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General Navon invited me to his office in the central army base in Tel Aviv. He greeted me warmly and thanked me for my impromptu talk, which he felt enhanced the image of the rabbinate. He soon engaged me in a Talmudic exchange on the topic of the classic agunah. Navon had just participated in the arduous task of being a member of the military beit din that had to resolve the personal status of women who were married to soldiers who did not return from the Yom Kippur War. I had just taught this topic in Michlalah and for the second-year students at BMT. We met each other head-on in rabbinic give-and-take. This was the start of an ongoing warm relationship between the general and myself. Navon then asked me where I desired to do my reserve duty. I came to this meeting prepared since I had inquired of my colleagues regarding the status of the rabbinate’s lecture corps. There was common agreement that the Midrasha Toranit was the most serious and significant educational venture of the military rabbinate. The Midrasha was located in the central army base in Tel Aviv. Soldiers chose to come to this institute to hear its lecturers. The Midrasha arranged seminars specifically programmed in accordance with the requirements of each participating group. Within seconds the general authorized the necessary documents. With the conclusion of basic training, I was now officially assigned to the Midrasha. It was to become my home away from home for the next fifteen years. (From Washington Avenue to Washington Street, Jerusalem: Gefen Publishing House and OU Press, 2011, pp. 296-298.)

Indeed, this feeling of Jewish peoplehood is the most dominant enhancement of our religious quests on the Israeli scene. We today have more than six million halachic Jews living in the Holy Land. We are challenged daily to comprehend the message of the Passover sacrifice.  We are forging a more unified people after so many centuries of diversified exile. Our Sages already declared: The synagogues and houses of learning in Babylon will come to be planted in Eretz Yisrael (Megillah 29a).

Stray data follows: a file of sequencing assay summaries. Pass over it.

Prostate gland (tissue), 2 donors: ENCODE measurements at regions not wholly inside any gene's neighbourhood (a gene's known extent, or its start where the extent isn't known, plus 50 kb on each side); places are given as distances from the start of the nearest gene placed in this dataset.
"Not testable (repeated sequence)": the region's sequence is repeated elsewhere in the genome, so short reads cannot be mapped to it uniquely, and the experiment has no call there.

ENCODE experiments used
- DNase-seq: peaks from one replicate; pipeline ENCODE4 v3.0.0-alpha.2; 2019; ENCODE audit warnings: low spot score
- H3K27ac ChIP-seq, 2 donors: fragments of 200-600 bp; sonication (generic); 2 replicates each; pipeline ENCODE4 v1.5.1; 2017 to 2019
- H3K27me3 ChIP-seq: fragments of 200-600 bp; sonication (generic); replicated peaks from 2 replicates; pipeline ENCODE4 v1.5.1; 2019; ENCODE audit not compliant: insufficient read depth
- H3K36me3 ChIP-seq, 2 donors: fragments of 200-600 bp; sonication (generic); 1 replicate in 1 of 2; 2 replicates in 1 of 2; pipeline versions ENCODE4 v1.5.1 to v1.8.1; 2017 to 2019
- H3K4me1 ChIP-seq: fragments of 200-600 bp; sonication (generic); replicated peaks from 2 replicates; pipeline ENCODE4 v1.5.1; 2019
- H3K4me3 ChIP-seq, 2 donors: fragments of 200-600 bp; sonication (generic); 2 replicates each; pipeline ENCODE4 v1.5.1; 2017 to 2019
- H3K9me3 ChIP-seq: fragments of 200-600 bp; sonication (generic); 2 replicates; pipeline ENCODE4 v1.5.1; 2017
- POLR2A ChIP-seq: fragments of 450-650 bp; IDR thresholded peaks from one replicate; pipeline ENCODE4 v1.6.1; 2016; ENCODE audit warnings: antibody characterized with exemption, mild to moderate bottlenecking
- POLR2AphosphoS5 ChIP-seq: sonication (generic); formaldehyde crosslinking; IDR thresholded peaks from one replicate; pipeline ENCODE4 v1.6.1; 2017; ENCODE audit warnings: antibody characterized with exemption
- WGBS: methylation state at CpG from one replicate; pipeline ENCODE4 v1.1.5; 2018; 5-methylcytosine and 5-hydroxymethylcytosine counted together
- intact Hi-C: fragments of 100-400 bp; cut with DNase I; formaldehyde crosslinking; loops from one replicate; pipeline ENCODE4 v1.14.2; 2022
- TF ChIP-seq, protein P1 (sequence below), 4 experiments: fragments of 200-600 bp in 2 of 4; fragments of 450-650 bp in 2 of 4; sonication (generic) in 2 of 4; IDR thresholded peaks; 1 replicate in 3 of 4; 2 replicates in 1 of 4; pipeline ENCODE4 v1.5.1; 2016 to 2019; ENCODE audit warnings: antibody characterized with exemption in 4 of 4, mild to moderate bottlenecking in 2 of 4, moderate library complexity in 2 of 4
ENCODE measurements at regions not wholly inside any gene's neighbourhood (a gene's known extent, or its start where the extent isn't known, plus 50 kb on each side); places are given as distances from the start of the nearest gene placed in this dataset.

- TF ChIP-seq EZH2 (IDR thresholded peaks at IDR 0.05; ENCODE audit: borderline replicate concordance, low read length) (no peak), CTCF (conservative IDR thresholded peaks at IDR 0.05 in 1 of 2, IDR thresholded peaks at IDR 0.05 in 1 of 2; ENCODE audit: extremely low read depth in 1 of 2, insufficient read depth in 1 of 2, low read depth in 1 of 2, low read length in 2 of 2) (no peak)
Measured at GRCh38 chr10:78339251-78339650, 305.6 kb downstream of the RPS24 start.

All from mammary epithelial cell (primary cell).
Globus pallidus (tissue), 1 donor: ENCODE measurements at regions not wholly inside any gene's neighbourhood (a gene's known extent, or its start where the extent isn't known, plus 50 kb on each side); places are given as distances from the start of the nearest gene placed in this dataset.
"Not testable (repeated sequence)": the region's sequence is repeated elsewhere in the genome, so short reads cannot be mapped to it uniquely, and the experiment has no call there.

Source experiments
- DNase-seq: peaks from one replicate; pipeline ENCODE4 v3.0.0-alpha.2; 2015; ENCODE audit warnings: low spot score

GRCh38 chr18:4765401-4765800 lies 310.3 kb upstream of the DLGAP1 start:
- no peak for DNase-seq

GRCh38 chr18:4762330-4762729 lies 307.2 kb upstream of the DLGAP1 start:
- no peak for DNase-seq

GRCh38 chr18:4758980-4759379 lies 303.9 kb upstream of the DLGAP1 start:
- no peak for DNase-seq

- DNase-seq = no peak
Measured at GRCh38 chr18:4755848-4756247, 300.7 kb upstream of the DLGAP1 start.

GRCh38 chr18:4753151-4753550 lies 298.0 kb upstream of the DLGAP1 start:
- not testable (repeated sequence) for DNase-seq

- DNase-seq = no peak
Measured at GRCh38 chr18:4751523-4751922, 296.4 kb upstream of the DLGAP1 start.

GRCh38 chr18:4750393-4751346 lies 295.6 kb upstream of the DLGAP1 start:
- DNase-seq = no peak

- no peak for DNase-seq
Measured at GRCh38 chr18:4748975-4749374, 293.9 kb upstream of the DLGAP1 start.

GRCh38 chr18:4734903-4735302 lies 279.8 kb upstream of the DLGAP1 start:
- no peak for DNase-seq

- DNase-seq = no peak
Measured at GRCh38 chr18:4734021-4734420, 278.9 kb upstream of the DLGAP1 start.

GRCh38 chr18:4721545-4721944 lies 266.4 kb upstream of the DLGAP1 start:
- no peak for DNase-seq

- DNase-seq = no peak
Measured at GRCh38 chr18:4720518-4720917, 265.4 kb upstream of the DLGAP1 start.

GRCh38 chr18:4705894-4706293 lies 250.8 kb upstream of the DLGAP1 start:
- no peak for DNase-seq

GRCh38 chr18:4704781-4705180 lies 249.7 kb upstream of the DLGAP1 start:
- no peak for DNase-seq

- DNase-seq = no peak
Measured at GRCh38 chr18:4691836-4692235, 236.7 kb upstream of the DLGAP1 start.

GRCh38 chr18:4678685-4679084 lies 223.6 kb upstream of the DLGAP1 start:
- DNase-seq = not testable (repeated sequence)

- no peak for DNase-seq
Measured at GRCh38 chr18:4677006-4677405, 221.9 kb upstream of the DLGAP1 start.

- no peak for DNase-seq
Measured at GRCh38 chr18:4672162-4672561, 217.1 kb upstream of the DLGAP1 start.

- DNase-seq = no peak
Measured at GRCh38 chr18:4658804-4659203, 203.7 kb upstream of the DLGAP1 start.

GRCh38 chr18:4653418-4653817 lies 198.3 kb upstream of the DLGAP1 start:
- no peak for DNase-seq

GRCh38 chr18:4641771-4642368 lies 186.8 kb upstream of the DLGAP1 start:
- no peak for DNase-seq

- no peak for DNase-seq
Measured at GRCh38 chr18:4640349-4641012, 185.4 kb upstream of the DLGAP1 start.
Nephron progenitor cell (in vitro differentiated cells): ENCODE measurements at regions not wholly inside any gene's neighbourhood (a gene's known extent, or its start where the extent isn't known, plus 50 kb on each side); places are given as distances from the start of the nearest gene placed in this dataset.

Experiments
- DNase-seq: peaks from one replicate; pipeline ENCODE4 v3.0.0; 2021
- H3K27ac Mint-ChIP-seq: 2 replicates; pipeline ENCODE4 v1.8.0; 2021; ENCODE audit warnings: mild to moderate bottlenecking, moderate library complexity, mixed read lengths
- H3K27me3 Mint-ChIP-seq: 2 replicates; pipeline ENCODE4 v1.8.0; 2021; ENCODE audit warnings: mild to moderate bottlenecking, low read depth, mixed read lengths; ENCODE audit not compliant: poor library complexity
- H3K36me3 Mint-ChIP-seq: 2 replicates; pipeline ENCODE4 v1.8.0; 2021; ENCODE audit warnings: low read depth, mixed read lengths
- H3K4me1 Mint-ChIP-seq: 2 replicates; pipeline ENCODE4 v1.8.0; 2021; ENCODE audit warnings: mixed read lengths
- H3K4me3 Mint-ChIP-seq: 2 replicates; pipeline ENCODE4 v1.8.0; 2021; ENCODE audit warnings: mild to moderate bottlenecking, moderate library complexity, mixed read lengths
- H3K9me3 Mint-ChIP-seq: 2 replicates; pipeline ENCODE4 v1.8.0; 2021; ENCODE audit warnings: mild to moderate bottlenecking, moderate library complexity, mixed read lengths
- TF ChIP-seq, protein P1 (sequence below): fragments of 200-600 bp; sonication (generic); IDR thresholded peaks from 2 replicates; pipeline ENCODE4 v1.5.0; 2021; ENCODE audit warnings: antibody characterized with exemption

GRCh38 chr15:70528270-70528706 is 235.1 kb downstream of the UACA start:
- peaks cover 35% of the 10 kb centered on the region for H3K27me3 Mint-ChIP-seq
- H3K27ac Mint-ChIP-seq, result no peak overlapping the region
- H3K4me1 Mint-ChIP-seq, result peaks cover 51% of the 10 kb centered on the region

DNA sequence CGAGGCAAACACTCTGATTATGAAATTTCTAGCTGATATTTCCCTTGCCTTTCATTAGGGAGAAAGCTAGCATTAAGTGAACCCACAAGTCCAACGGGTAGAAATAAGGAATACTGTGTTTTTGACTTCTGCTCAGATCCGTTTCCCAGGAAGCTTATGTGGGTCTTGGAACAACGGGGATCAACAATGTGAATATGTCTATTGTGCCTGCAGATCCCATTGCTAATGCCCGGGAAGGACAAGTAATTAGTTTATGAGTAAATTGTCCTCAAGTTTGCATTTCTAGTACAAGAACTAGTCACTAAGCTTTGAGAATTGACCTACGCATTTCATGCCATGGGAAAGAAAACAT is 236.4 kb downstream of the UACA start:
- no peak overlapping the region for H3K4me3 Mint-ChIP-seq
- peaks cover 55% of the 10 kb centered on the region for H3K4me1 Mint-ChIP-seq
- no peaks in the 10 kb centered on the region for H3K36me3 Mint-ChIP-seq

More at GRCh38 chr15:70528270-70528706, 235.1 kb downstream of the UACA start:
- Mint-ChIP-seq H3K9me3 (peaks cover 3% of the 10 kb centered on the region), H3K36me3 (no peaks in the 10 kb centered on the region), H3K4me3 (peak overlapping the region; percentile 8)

Perhaps this concept not only has reference to physical structures but to spiritual achievement as well. The uniqueness of the Torah civilization that enabled the survival of the various branches of the House of Israel in exile will gradually blend into a unified whole in Israel. May we be privileged to experience the total realization of the prophetic vision:

Thus said the Lord G-d: Behold, I am taking the wood of Joseph which is in the land of Ephraim, and the Tribes of Israel, his comrades, and I am placing them and him together with the wood of Judah; and I will make them into one piece of wood, and they will become one in my hand (Ezekiel 37:19).


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Rabbi Dr. Aaron Rakeffet-Rothkoff is professor of rabbinic literature at Yeshiva University’s Caroline and Joseph S. Gruss Institute in Jerusalem.